Remembering those who died 100 years ago at Gallipoli

Morning View
Morning View

The 100th anniversary of the Gallipoli campaign will be marked today.

The military initiative was the brainchild of Winston Churchill, the then first lord of the Admiralty.

It was a disaster and Churchill’s reputation never fully recovered until he became prime minister in the 1940s, and helped reverse the fortunes of the Allies in the later war.

It is easy with hindsight to dismiss his foolishness in an attempting to open up a second front against the Turks. But the war was in disastrous stalemate on the Western front, with huge loss of life every time either belligerent tried to move.

Prince Harry, who will be at today’s commemorations in Turkey, is an increasingly rare example of a young man who has put on a uniform in defence of his country. He knows service personnel who lost limbs in the prime of their lives in Afghanistan. The Great War had countless such losses.

The Irish president, Michael Higgins, is also at the commemorations, marking the fact that the Royal Dublin and Royal Munster Fusiliers led the way in the campaign. Many other Irish soldiers served in different capacities over the following eight months, until the peninsula was evacuated. An Ulster regiment, the Inniskilling Fusiliers, suffered badly.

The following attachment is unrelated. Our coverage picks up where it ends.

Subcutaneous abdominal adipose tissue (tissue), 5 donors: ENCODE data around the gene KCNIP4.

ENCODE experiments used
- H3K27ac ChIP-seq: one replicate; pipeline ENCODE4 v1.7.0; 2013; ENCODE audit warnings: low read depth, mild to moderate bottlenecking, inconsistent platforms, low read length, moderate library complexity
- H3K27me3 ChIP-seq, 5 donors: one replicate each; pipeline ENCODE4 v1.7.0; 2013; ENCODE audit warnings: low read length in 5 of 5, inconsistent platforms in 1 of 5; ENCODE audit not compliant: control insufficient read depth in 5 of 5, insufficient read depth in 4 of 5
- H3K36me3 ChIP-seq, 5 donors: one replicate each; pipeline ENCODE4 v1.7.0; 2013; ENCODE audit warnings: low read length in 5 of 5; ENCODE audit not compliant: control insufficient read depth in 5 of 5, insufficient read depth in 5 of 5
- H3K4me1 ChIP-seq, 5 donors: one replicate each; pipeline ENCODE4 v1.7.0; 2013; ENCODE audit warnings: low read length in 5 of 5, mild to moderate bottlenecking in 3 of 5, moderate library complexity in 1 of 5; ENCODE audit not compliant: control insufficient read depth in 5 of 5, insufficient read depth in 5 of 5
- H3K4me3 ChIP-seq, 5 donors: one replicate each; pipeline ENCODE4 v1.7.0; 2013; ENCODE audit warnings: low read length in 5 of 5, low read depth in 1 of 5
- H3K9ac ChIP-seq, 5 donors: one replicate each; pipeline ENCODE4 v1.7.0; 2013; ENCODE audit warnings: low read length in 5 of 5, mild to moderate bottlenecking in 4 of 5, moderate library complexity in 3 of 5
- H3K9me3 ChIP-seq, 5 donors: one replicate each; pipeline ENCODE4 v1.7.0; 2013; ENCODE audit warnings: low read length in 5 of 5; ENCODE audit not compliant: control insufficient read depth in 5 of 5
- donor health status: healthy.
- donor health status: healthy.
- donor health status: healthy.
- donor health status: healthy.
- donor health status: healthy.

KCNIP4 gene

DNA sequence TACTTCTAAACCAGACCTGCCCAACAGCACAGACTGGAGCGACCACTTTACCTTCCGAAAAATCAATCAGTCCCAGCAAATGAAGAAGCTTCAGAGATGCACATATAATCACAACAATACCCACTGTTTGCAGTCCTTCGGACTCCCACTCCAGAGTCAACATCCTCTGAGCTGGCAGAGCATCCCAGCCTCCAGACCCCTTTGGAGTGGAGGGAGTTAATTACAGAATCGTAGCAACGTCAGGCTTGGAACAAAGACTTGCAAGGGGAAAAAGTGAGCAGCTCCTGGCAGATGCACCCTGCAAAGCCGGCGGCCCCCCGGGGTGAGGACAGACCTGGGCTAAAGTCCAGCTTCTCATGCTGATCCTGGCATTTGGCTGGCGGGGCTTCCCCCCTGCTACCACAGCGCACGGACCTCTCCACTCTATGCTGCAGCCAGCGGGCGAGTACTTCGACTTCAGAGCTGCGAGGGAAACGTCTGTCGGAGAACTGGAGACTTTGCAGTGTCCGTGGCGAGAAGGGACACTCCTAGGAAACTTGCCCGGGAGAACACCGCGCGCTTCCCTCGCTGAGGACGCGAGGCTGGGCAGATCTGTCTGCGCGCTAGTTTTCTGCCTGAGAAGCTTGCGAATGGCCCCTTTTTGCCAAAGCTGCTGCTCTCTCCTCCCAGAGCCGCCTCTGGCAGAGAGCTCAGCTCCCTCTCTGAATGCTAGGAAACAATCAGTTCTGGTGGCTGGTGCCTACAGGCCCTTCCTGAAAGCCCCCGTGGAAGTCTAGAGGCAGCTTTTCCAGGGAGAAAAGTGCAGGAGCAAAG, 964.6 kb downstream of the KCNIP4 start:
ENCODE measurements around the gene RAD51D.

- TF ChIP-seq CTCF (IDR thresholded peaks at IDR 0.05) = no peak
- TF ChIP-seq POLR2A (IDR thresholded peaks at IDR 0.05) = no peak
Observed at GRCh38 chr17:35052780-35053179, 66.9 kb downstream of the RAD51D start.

The campaign is associated mainly with the New Zealand and Australia servicemen whose experiences left a deep imprint in the psyche of those two countries.

The campaign did not fail merely due to ineptness. The Allies came up against brave resistance, with some 87,000 Turks killed, dwarfing the 58,000 Allied fatalities.

Gallipoli is a reminder of how much safer the world is for young men in Europe, America and the Antipodes than it was a century ago. Our military and technological superiority ensures Western hegemony, but it is far from clear how long that will continue.

Today we give thanks for our good fortune and remember those who died to help ensure our privilege and freedom.